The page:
My second guess would be high air flow or fan speed set too high. The slower the air speed the more condensation you will get. It could also be that the blower runs too long after the unit shuts down.

Third guess would be low refrigerant charge or refrigerant flow-related problem. (restriction/bad metering device)

I am assuming that all other obvious moisture generating items have been checked and are not an issue. Example: Dryer exhaust vents to the outside, exhaust fan over the range, exhaust fans in the bathrooms, etc.

Jeff Euriech

Peoria, Arizona

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Originally posted by Terence McCann

Rough rule of thumb is 600 square feet for a ton of cooling (400 per ton in commercial bldgs). A Carrier model 25HPA324300 (*might be a 2.5 ton unit). A flat 2 ton unit seems small for this home. Having said that heat load calcs should be done to be 100% sure.

If the humidity was high then temperature should have been as well if the unit was way undersized. If the unit is oversized you get a problem with humidity being to high but temperatures are OK (cold and clammy).

Downsizing the condenser is OK to have the unit run longer thereby removing more humidity but again, it has to be big enough to keep the space cool as well.

Lack of refrigerant could cause this problem but then you would see ice and the humidity and temperature would be high. Was all the supply ductwork blowing 5x degree supply air and did it have enough return air?

Punt and have another HVAC company check all calculations.

Terry, the first thing to strike me as odd about this problem is that it's a heat pump with 4 zones. In my area this sort of system is unusual and would have a bypass duct. If the bypass duct were screwed up - for instance if the damper were always in the open position - couldn't that explain what's happening? A small amount of air would be short circuiting through the indoor coil becoming very dry, thus yielding very little condensate. Enough of this very cold, dry air would make it to the registers to satisfy the stat but not to dehumidify the house.

What do you think?

- Jim Katen, Oregon

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That's a possibility however, a true zoned system usually has t-stats to control the dampers to their zone (and are allowed to initiate a call for clg & htg). As these zones cut back the bypass damper opens up due to a signal from static pressure control. Then, as the zones cut back, the Delta T across the evaporator really increases so they have a low-limit t-stat to shut off the unit to prevent liquid slugging. Perhaps Jim could chime back in with a little better explanation of the zoned system and if there is a bypass damper or not. I've seen some zoned systems that do not have a bypass damper as it follows the fan curve to achieve the same thing however, this was in commercial office bldgs. It would also help to know the return air vs the supply air temperatures. A cheapo sling psychrometer would be beneficial as well to measure RH in numerous areas of the home as well as the crawl space. Other question would be, is the unit bringing in any non-conditioned outside air, what was the outdoor ambient temperature and humidity at the time?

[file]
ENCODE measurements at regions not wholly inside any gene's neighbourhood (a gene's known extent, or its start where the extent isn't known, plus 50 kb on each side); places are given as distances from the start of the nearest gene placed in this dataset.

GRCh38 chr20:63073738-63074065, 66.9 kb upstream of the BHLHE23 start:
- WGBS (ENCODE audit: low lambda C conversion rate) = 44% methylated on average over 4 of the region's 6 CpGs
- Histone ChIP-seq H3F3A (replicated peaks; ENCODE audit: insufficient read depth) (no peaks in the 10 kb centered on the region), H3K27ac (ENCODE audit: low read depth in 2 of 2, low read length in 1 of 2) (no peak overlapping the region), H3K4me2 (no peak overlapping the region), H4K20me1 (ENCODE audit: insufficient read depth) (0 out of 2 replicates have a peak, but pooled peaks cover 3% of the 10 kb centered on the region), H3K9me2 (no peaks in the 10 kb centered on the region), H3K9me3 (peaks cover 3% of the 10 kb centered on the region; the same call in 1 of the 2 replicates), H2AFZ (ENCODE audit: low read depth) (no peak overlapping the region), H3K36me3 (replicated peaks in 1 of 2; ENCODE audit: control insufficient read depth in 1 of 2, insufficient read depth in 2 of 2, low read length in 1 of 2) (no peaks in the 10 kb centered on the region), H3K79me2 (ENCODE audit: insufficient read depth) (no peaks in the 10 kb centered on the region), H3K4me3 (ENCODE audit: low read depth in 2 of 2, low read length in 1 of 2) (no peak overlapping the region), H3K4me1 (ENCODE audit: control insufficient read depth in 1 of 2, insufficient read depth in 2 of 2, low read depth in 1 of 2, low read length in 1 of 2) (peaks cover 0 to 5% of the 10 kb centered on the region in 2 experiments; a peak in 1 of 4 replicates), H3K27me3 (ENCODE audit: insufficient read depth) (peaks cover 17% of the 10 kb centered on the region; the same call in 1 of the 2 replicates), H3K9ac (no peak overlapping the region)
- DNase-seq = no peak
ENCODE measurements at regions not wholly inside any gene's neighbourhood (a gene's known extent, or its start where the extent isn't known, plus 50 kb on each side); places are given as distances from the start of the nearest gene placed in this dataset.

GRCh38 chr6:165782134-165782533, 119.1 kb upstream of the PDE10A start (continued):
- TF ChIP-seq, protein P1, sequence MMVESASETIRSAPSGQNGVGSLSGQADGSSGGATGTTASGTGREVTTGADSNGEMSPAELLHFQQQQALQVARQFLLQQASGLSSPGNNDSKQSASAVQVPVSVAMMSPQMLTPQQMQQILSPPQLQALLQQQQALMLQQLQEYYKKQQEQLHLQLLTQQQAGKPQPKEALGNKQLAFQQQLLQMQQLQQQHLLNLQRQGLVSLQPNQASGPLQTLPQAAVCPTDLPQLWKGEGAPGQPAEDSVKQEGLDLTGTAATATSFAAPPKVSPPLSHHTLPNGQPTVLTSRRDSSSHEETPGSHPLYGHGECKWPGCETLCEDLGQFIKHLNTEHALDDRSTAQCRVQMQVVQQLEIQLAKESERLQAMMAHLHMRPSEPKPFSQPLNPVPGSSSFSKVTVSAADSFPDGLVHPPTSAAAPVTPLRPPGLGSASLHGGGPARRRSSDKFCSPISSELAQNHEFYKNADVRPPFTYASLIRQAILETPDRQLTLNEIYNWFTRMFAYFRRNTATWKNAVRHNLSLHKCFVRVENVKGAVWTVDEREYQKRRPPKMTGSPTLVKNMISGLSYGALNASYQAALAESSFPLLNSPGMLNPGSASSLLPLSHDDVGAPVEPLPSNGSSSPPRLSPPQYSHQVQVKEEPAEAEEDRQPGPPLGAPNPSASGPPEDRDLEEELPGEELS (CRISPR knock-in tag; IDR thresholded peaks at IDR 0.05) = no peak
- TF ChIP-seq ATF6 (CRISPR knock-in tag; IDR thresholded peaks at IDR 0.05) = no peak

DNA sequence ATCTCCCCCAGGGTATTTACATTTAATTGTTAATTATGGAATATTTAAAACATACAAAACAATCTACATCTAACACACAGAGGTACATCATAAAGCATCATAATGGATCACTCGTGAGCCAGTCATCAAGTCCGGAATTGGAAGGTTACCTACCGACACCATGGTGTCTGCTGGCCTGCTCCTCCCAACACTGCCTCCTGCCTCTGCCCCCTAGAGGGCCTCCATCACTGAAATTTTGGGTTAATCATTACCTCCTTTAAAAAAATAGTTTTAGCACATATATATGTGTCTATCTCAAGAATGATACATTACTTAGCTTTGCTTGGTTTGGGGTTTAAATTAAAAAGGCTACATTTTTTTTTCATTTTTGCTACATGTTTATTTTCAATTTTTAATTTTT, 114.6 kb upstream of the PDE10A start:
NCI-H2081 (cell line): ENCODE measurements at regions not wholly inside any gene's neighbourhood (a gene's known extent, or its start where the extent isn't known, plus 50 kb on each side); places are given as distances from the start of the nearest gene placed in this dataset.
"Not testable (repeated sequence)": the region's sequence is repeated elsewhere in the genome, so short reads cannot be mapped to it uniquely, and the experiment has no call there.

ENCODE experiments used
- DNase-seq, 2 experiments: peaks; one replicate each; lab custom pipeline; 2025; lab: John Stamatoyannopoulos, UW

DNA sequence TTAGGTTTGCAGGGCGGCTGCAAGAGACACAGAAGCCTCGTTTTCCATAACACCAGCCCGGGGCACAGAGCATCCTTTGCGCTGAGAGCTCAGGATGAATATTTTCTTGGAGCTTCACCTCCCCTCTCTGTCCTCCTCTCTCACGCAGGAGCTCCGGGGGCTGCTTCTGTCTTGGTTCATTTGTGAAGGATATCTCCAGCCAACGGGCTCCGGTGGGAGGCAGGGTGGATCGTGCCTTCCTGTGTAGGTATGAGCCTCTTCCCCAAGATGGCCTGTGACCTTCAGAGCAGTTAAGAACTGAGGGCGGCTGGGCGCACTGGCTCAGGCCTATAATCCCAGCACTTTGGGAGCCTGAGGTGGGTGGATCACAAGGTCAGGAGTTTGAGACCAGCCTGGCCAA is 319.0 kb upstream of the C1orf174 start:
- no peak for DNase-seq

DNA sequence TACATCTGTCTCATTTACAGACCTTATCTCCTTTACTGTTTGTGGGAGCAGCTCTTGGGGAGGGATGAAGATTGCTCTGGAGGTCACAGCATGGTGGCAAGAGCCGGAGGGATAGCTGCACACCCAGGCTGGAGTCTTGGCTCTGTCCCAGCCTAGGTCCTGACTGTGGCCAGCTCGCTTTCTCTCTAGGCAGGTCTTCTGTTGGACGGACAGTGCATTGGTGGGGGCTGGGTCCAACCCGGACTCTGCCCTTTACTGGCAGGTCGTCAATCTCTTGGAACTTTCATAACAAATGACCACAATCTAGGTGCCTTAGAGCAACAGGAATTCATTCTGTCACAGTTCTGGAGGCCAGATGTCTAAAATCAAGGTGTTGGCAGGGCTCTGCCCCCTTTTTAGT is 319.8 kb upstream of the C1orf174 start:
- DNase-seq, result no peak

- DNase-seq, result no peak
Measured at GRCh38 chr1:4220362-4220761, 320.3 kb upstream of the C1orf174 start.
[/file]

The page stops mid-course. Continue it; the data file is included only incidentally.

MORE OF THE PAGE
Obviously these are outside the scope but it helps with understanding the systems better.

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Now I'll really have to show my ignorance. I don't think it had a bypass duct. It had a humidifier(it wasn't on) in the only return I saw and I don't recall seeing anything that looked like what might be a bypass duct. I saw all 4 zone dampers on the supplies, nothing on returns (that I saw). I will get a humidity tester for future problems like this. The zones didn't operate properly. For example when only zone 1 should have been cooling, zone 4 was also cooling. I'm not sure why this house was zoned anyway, especially 4 zones, 2 on each floor of a 2 story 2600 sq. ft. house. I did recommend the owners get the Carrier regional technical guru out. I really appreciate all the help you guys provided. In addition to helping the clients, I sure learned alot.

Thanks,

Jim